Another woman, who had very low skills, had the adult diploma as her goal. We did an hour of Wilson, then half an hour of math. She was also in the Even Start [family literacy] program, so we worked using children’s books for 15 minutes or so, and spent 15 minutes on a writing activity.

FOB: Did any particular activities work best for you in the one-on-one situation?

Marianne: What works well for me? Reading books together with my students. I try to pick books that the student will enjoy, to give him or her a taste of reading for pleasure. For example, I’m using Because of Winn Dixie right now, with a student. He really enjoys it. There are a lot of neat characters in the book. I’ve used Hatchet by Gary Paulsen, and My Side of the Mountain. My student likes to talk about what’s going on with the c haracters and how they are changing. With him, I do an hour of Wilson and 45 minutes of reading. We take turns reading each chapter. I some times “think aloud” the notes I’m taking and explain why. When we’re done reading, we each write down a reflection. I check with him about whether he wants to do this as either a structured or free writing exercise.

I recommend starting out with short chapter books. We always start off our session by sharing our recall of what we read before. We then take turns reading and make comments or questions during that process. At the end of our reading session, we write down our thoughts about what we have read. Sometimes we focus our writing about one situation or character, or we choose to keep it open to our own reflections. Then, we share what we wrote. We can also use those notes the following week to refresh our memory of what we have read so far. Sometimes we like to challenge each other by coming up with a question to ask when we are done reading. At first, they are one-answer questions, or based on memory. As we get better at it, the questions turn into open-ended or inference-type questions.

With one student I just used children’s books, since she wanted to read to her children. So we did Wilson for an hour and then spent time reading children’s books. I talk to her about how to “read” books by having her girls interact with th e pictures or by having the girls tell the story by interpreting the pictures.

Reading books with students is one of my favorite activities as a teacher. Books allow students to go all over the world to experience different li fe styles. Sometimes I use maps to show a student where our adventure is going to be that day. While I’m at it, I might have the student calculate the miles from where we are to the setting in the book. I also like to try to make connections with the characters in the book to our own lives.

FOB: What were some of the pluses and minuses of traveling to students’ homes?

Marianne: Home tutoring was always unpredictable. I’d put a lot of miles on my car for a student who might not have been home for their appointment. You never knew what the crisis of the week would be: will they have heat, electricity, phone, food, clothing, and shelter? Often, the families needed to talk about these crises before I could even think about doing reading, writing, or arithmetic. Once we got started on our lessons, interruptions might occur because of the TV, phone, or visitors.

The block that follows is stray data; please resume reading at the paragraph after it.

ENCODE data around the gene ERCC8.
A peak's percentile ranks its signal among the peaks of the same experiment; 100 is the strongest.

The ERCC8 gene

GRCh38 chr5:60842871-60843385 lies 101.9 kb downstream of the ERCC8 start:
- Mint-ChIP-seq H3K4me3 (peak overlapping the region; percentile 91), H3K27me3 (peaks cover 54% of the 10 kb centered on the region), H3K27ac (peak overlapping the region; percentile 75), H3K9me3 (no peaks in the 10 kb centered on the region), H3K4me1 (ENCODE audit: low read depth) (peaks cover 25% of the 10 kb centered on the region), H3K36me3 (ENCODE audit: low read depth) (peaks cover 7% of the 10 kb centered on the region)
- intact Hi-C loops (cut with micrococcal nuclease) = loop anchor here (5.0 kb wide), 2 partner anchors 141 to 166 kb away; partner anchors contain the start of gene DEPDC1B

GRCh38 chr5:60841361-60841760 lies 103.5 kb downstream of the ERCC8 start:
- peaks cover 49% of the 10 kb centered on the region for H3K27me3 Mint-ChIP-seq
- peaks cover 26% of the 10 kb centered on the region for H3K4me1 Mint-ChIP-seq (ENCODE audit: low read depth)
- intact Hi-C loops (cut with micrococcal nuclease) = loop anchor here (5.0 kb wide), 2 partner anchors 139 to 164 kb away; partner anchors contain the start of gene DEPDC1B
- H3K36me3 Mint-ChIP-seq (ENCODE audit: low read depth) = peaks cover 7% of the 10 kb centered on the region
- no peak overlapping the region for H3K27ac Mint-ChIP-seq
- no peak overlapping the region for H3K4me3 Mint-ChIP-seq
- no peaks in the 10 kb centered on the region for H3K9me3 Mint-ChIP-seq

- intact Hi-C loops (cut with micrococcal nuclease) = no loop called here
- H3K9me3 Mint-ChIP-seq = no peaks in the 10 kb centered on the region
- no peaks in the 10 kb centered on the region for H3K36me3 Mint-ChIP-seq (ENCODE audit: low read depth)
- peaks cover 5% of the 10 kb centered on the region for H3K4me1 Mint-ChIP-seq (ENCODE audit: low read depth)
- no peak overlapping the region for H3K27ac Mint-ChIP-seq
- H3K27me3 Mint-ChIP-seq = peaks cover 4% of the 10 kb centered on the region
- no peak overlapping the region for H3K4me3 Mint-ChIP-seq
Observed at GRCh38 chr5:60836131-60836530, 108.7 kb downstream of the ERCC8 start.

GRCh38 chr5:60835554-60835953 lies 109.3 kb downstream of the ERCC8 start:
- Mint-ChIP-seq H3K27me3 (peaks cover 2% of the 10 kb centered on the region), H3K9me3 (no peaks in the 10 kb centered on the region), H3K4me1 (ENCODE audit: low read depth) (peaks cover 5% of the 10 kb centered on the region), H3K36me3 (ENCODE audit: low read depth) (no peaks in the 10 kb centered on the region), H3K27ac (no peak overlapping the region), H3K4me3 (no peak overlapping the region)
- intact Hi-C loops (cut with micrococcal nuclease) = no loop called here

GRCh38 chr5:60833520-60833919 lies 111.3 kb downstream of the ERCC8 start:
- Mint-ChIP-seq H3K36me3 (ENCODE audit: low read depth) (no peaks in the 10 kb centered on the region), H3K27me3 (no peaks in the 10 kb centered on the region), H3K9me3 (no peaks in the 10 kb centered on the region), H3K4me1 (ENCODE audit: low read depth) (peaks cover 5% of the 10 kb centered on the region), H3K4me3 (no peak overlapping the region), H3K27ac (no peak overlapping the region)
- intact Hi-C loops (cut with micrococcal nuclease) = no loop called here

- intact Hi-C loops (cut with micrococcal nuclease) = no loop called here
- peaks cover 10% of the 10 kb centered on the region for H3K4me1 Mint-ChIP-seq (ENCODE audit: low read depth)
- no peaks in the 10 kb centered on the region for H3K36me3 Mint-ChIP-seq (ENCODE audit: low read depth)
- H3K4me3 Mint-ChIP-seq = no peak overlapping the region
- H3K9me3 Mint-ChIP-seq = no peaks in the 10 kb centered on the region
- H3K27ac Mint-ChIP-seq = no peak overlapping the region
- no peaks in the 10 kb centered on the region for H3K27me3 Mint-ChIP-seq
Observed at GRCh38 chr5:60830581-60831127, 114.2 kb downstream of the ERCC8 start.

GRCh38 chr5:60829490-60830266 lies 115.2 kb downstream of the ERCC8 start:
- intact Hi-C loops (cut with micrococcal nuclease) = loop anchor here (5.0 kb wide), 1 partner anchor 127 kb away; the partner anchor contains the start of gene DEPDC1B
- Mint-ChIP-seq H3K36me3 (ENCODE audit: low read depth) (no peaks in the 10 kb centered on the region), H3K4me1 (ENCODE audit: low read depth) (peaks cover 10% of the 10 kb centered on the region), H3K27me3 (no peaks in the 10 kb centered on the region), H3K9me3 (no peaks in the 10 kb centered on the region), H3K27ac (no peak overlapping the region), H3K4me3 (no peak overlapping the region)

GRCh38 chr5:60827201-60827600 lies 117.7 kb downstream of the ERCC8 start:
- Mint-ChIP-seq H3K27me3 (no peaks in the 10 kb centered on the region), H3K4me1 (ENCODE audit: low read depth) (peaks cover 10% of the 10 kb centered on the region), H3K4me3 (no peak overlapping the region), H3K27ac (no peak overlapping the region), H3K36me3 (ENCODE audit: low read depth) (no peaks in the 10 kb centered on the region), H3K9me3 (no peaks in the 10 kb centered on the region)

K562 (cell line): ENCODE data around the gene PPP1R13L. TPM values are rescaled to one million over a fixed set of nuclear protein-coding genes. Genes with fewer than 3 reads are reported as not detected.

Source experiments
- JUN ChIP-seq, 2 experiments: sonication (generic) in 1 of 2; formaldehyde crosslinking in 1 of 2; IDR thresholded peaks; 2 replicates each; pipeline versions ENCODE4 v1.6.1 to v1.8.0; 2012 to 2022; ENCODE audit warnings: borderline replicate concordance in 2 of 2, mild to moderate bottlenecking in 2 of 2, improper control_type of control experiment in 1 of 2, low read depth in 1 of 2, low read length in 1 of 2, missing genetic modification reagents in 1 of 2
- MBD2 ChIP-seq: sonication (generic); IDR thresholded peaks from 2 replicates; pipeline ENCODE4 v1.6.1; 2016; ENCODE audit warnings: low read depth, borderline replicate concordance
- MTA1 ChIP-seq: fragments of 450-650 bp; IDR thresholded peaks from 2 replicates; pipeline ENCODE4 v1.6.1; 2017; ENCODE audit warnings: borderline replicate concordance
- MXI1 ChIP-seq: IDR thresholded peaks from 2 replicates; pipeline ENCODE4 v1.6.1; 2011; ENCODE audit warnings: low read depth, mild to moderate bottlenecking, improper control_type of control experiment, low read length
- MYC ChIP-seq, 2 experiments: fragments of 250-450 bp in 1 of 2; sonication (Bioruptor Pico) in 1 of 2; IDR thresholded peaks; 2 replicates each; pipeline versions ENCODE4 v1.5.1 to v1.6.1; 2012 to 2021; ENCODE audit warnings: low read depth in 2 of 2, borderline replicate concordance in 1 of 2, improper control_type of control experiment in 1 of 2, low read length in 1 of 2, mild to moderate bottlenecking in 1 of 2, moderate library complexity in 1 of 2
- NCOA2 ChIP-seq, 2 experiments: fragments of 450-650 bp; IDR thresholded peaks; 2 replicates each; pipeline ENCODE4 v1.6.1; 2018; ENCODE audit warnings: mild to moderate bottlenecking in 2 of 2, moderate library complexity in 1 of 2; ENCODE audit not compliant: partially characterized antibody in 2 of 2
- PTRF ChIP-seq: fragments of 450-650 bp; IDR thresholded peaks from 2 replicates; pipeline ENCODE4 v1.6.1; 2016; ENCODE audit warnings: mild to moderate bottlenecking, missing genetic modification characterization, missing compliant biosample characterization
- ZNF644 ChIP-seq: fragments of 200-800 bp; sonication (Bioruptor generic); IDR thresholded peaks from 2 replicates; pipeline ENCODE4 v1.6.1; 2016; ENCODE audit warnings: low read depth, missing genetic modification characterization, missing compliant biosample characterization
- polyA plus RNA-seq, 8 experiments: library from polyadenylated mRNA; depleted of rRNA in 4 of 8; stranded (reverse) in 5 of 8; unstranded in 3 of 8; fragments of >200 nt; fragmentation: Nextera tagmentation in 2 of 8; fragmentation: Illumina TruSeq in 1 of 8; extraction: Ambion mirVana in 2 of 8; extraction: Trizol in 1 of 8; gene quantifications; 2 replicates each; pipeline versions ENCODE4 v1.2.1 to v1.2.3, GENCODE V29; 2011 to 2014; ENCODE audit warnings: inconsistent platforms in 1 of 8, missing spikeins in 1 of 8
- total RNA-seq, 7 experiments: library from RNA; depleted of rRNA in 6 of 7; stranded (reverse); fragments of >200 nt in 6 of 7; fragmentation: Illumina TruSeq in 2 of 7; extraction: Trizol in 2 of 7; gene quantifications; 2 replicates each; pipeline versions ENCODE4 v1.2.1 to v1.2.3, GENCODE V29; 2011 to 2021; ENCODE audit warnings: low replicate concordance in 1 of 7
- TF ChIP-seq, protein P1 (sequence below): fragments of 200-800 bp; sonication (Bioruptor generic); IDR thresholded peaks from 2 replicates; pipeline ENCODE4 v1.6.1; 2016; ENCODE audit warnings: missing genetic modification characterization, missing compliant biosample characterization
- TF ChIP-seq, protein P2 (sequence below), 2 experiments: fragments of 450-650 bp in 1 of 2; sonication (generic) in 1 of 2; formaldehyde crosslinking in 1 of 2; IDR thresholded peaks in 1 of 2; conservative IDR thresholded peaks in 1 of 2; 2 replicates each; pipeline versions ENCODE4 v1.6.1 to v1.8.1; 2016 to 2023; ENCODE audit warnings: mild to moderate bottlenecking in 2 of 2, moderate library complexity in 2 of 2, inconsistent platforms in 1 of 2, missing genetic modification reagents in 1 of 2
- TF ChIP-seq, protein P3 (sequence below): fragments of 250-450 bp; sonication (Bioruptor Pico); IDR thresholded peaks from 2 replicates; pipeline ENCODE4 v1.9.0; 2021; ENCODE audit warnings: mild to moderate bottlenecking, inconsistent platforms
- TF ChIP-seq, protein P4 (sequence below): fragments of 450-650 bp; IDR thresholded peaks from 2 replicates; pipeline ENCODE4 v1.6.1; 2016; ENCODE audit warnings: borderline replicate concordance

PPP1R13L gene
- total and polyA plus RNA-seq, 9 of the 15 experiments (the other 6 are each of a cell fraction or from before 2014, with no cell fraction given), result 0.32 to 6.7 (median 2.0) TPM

The high points were the relation ships that you build with the students. You build friendships. You get really excited when they’ve made some gains. You get involved with what’s going on in their life, because they end up sharing with you. You get to see them blossom.

FOB: What were some of the pluses and minuses of the home tutoring model?

Marianne: Vermont Adult Learning realized that it wasn’t cost-effective to send teachers to the home for one-on-one instruction, and slowly got away from the one-on-one model to center-based, group instruction. We started to have our classes in the local libraries, schools, and any other community center that would have us. Along with that change, VAL required students to participate at least four hours per week. Students needed to decide if they were ready to commit and make the effort towards attaining their educational goals. Those who made the commitment were often rewarded with educational gains.

Since I have changed from a one-on-one teacher to a center-based teacher, I am less frustrated. My students don’t share their personal problems as much in a class setting. I no longer feel the need to have a second degree in social work. Classes allow students the opportunities to nurture friendships, so some of their personal issues are shared with their classmates instead of with me. Less time spent on personal issues amounts to more time spent on education. And even if one student cancels or doesn’t show up, others do. The other benefit to center-based instruction is that I don’t need to teach all subjects. I can send students to other teachers who are teaching specific curricula. This gives me a chance to explore and create specialized classes. Center-based instruction has taken some of the unpredictability out of my job description. Now when a situation arises and I need help to address it, a co-worker is only a room away, not miles away.

Updated 7/27/07 :: Copyright © 2005 NCSALL